For Immediate Release
Florida Press Office: Mark Friedlander, 904-806-7813, MarkF@iii.org
NEW YORK, Aug. 17, 2023 – As the federally backed National Flood Insurance Program (NFIP) faces obstacles in the rollout of its new rating program that is generating premium increases for many of its policyholders, the private flood insurance market has benefited by significantly growing its market share across the U.S., according to an issues brief published today by the Insurance Information Institute (Triple-I).
The issues brief, Flood: State of the Risk, indicated that the U.S. flood insurance market had grown 24 percent – from $3.29 billion in direct premiums written to $4.09 billion between 2016 and 2022 – with 77 private companies writing 32.1 percent of the flood business across the country as of Dec. 31, 2022.
“The timing of the private market’s increasing appetite for flood risk is fortuitous, as it coincides with Risk Rating 2.0, NFIP’s new pricing methodology that aims to make the government agency’s flood insurance premium rates more actuarially sound and equitable by better aligning them with individual properties’ flood risk,” Triple-I noted. “As NFIP rates become more aligned with principles of risk-based pricing, some policyholders’ prices are expected to fall, while many are going to rise.”
The issues brief stated, “It is reasonable to expect that, as the cost of participating in the government-run flood insurance program rises for some, private insurers will recognize the market opportunity and respond by applying cutting-edge data and analytics capabilities, more refined pricing techniques, and new products, such as parametric insurance, to seize those opportunities. It also is incumbent upon communities to explore innovative approaches like community-based disaster insurance programs.”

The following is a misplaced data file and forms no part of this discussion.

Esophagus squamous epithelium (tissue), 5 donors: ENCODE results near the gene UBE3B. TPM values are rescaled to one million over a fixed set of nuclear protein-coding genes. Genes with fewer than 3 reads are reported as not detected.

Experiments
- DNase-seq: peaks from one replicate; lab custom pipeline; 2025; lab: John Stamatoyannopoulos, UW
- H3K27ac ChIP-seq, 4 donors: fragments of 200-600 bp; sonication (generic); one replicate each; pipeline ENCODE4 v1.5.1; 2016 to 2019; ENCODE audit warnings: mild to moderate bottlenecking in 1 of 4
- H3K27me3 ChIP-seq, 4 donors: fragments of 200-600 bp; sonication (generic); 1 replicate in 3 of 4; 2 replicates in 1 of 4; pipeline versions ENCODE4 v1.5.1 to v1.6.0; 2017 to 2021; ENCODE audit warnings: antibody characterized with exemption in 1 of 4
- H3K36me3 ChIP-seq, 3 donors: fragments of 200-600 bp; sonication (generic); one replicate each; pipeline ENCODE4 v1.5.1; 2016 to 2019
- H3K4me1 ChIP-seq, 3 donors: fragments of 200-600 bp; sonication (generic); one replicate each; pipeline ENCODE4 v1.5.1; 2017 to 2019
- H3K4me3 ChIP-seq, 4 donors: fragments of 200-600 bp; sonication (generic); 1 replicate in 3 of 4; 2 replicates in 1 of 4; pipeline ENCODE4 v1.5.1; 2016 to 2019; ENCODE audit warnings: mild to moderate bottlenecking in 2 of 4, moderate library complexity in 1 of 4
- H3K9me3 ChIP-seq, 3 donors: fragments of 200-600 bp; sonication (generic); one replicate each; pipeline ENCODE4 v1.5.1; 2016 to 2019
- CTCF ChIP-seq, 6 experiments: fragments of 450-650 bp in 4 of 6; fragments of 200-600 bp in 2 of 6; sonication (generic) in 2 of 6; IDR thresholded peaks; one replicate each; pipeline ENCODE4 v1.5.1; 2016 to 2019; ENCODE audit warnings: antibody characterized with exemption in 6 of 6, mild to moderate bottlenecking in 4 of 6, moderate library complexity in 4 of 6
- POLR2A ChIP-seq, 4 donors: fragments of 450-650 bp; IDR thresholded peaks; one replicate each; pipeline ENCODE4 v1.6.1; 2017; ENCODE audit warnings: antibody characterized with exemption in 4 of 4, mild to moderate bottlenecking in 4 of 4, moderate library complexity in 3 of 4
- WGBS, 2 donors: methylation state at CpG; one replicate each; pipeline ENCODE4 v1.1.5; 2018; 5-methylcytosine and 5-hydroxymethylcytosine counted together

Triple-I said, “Increasing private-sector competition can only increase the opportunities to obtain affordable coverage. Unfortunately, as risk-management firm Milliman points out, “A relative lack of consumer demand compared to other property insurance offerings still gives carriers hesitation when trying to evaluate whether they should invest in launching their own private flood programs.”
Recent consumer research conducted by Triple-I, in partnership with reinsurer Munich Re, supports Milliman’s observation. Sixty-four percent of homeowners and renters surveyed responded that their residences were not at risk from flood, and another 14 percent were unsure of their flood risk. Proportionally few homeowners buy flood insurance unless their mortgage lender requires it, and surveys have shown that many people incorrectly believe their standard homeowners policies cover flood damage.
Facts & Statistics: Flood Insurance